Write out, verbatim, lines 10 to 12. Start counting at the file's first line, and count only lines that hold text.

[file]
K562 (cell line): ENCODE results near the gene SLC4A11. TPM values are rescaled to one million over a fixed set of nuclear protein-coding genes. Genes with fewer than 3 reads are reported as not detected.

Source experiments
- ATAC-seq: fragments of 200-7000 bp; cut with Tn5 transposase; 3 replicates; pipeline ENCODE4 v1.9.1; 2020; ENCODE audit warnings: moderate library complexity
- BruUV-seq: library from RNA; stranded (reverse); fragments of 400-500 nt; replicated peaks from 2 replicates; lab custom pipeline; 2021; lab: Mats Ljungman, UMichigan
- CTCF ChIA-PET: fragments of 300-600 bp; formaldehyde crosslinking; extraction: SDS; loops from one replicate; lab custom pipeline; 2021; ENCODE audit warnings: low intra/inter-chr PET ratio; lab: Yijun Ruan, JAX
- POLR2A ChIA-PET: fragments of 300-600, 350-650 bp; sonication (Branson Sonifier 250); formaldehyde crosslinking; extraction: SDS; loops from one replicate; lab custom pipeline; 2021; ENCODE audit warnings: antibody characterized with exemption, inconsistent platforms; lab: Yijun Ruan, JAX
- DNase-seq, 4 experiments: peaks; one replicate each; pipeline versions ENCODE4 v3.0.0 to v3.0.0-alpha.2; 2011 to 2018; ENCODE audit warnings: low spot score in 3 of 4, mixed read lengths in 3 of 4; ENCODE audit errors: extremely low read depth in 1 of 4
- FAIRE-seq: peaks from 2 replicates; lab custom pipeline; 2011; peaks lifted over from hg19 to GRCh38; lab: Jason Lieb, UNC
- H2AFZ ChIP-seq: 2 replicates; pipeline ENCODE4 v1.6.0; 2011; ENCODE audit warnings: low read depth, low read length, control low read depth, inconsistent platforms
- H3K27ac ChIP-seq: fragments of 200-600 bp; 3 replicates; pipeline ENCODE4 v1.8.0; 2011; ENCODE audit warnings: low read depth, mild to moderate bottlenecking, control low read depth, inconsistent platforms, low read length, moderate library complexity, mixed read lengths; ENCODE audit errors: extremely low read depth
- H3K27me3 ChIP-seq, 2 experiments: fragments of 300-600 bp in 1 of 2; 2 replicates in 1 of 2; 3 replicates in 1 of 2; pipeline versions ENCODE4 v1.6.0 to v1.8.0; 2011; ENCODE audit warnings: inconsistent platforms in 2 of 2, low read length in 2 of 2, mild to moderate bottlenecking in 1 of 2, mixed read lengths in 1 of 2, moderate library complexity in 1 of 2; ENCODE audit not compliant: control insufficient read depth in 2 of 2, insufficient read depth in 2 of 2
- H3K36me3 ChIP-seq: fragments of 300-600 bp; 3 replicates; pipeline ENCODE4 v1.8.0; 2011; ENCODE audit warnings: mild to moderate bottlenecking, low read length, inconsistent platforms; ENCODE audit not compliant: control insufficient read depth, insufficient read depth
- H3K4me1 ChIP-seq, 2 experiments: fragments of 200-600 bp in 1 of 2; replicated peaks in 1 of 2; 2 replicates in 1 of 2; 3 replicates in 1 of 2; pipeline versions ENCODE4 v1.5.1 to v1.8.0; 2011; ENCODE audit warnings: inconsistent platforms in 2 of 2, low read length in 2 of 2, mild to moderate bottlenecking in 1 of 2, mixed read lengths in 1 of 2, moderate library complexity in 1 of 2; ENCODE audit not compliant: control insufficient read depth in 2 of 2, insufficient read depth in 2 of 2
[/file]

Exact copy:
- H3K27ac ChIP-seq: fragments of 200-600 bp; 3 replicates; pipeline ENCODE4 v1.8.0; 2011; ENCODE audit warnings: low read depth, mild to moderate bottlenecking, control low read depth, inconsistent platforms, low read length, moderate library complexity, mixed read lengths; ENCODE audit errors: extremely low read depth
- H3K27me3 ChIP-seq, 2 experiments: fragments of 300-600 bp in 1 of 2; 2 replicates in 1 of 2; 3 replicates in 1 of 2; pipeline versions ENCODE4 v1.6.0 to v1.8.0; 2011; ENCODE audit warnings: inconsistent platforms in 2 of 2, low read length in 2 of 2, mild to moderate bottlenecking in 1 of 2, mixed read lengths in 1 of 2, moderate library complexity in 1 of 2; ENCODE audit not compliant: control insufficient read depth in 2 of 2, insufficient read depth in 2 of 2
- H3K36me3 ChIP-seq: fragments of 300-600 bp; 3 replicates; pipeline ENCODE4 v1.8.0; 2011; ENCODE audit warnings: mild to moderate bottlenecking, low read length, inconsistent platforms; ENCODE audit not compliant: control insufficient read depth, insufficient read depth